Zabin said that the issue of a minor will likely come up at the department’s December retreat. She cited the development of a coherent intellectual framework for a minor as one of the main challenges.
Given the department’s interdisciplinary nature, said Zabin, “Our majors already complain that they’re not always sure how coherent the major feels.”

She worries that “with even fewer pieces,” it could be difficult to come up with a good intellectual framework for a minor. However, she also points out the possibility of following the example of other departments that offer minors focused on a particular aspect of a discipline, such as the American music minor.

 Some departments that do not currently offer minors, such as history, have already come a long way in the process of developing one.

Last week, the history department faculty approved a proposal for a history minor. The proposal will now go to the ECC for approval, a process that may include recommendations of revisions to the minor. If the minor is approved, it will then be voted on twice by faculty.

Although the approval process is far from complete, if everything goes smoothly, the history minor could potentially be in place by the beginning of next academic year.

According to Professor Seungjoo Yoon, the Chair of the history department, the proposed minor would consist of one methodology course and at least one 300-level seminar, with the remaining classes distributed to cover multiple regions of the world as well as both premodern and modern history.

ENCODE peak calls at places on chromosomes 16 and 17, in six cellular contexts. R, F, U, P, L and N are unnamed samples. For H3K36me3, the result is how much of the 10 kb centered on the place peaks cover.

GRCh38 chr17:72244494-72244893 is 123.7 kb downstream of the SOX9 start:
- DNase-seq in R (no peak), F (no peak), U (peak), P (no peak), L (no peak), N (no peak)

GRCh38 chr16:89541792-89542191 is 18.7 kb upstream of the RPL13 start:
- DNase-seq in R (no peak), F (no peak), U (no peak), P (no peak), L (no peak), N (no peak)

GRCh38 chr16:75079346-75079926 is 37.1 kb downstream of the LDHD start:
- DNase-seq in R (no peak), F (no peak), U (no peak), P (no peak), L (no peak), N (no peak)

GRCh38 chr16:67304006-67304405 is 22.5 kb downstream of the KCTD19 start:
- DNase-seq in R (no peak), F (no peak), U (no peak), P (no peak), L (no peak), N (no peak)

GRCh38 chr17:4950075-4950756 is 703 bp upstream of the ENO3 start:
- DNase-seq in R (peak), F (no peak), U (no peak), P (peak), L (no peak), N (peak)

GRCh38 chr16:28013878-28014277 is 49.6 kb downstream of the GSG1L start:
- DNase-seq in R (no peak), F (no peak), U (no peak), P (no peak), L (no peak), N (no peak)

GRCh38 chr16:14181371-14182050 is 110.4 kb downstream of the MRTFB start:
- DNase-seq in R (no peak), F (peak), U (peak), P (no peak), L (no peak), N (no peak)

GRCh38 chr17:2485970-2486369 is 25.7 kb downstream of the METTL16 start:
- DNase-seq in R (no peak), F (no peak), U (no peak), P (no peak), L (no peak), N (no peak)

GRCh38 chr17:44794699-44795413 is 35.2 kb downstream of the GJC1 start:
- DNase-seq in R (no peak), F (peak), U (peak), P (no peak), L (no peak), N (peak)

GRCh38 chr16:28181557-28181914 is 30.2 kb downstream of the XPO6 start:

One of the main concerns expressed by the department about a minor, according to Yoon, was how to ensure that students minoring in history would gain a deep understanding of the discipline’s rigorous approach to historical study, despite their smaller course load.

The history department formed a subcommittee to work on the issue of a minor last academic year, although the fact that many faculty members were on leave limited how far the discussion could move forward, according to North.

Yoon said that, since then, the history department has been “proactive” in responding to the opportunity to develop a minor as part of an “ongoing effort on our part to reach out to a broader and changing audience.”

Yoon believes that a history minor is a good fit because history as a discipline is especially equipped to cater to students who are interested in other disciplines. “Whether we like it or not, we cover everything,” he said.

 Zabin stressed that “absolutely no one should assume that the curriculum we have now is the curriculum that we’re going to have in the future,” as many departments have not made a definitive decision about whether or not to offer a minor.

She said that students who are interested in pursuing a minor that is not currently being offered should talk to Student Departmental Advisors and faculty, as well as attend departmental events.

“I’d absolutely advise and urge people to find out who the student departmental advisors are and go talk to them,” she said.

North agreed that if students have questions about where departments stand in the process of considering a minor, they should ask. “I don’t think departments will be shy about saying just where they are,” he said.